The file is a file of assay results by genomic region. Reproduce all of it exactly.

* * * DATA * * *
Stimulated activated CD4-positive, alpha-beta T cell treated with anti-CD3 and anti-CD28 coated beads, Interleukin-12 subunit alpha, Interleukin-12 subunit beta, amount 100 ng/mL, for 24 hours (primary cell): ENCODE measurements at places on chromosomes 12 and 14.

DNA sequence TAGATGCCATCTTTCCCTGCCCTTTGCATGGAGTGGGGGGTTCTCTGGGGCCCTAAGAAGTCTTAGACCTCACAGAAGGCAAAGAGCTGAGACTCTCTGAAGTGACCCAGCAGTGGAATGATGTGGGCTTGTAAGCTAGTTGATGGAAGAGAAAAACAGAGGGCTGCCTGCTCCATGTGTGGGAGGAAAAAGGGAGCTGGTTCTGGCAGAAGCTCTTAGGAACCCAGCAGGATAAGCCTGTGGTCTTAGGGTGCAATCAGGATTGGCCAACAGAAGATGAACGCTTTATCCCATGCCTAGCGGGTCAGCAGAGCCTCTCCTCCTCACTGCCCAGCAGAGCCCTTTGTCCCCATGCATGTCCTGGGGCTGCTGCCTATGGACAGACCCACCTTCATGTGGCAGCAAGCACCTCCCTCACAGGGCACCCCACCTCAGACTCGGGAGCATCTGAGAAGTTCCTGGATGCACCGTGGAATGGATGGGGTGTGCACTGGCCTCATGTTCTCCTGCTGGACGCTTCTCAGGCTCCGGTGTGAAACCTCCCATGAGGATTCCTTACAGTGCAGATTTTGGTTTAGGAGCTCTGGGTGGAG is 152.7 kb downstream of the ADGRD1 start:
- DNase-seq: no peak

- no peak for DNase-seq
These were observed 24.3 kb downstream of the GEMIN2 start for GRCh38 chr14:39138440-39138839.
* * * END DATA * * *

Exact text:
Stimulated activated CD4-positive, alpha-beta T cell treated with anti-CD3 and anti-CD28 coated beads, Interleukin-12 subunit alpha, Interleukin-12 subunit beta, amount 100 ng/mL, for 24 hours (primary cell): ENCODE measurements at places on chromosomes 12 and 14.

DNA sequence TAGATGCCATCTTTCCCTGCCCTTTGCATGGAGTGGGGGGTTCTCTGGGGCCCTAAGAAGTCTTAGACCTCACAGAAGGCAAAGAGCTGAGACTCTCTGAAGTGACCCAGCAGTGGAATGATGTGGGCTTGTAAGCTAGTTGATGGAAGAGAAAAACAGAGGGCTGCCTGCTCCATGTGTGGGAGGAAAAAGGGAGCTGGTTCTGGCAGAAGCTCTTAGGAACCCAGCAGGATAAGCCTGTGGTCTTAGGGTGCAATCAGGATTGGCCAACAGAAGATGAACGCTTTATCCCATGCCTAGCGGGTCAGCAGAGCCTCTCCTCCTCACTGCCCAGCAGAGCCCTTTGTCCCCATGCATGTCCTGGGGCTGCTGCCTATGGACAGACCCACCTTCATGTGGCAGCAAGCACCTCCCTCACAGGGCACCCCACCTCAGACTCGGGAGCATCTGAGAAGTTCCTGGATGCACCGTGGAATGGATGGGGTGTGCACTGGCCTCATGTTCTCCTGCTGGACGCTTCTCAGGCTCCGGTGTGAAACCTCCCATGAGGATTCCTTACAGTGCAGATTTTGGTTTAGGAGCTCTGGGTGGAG is 152.7 kb downstream of the ADGRD1 start:
- DNase-seq: no peak

- no peak for DNase-seq
These were observed 24.3 kb downstream of the GEMIN2 start for GRCh38 chr14:39138440-39138839.